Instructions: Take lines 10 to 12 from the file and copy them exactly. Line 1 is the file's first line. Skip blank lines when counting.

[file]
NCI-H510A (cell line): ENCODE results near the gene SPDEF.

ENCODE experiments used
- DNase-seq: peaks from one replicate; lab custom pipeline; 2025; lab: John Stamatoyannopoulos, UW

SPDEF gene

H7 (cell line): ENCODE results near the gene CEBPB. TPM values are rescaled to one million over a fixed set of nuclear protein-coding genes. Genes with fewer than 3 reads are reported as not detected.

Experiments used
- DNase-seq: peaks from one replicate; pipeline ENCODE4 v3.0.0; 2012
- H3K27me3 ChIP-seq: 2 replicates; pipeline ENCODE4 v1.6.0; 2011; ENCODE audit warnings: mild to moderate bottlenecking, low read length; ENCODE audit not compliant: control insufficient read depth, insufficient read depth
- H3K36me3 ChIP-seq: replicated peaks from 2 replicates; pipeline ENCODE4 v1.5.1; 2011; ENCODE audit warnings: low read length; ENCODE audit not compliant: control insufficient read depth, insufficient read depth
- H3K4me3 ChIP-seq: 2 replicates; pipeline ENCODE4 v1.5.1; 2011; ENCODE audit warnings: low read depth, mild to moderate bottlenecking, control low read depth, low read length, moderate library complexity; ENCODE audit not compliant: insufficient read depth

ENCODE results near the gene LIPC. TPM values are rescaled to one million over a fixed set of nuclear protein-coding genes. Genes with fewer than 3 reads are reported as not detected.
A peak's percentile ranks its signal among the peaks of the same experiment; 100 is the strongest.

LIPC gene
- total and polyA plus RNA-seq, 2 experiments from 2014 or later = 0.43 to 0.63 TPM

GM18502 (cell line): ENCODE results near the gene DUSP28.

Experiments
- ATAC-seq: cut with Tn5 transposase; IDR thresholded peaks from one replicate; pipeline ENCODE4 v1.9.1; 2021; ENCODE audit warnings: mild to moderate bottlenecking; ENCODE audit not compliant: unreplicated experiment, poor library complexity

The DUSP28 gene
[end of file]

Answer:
- H3K4me3 ChIP-seq: 2 replicates; pipeline ENCODE4 v1.5.1; 2011; ENCODE audit warnings: low read depth, mild to moderate bottlenecking, control low read depth, low read length, moderate library complexity; ENCODE audit not compliant: insufficient read depth

ENCODE results near the gene LIPC. TPM values are rescaled to one million over a fixed set of nuclear protein-coding genes. Genes with fewer than 3 reads are reported as not detected.
A peak's percentile ranks its signal among the peaks of the same experiment; 100 is the strongest.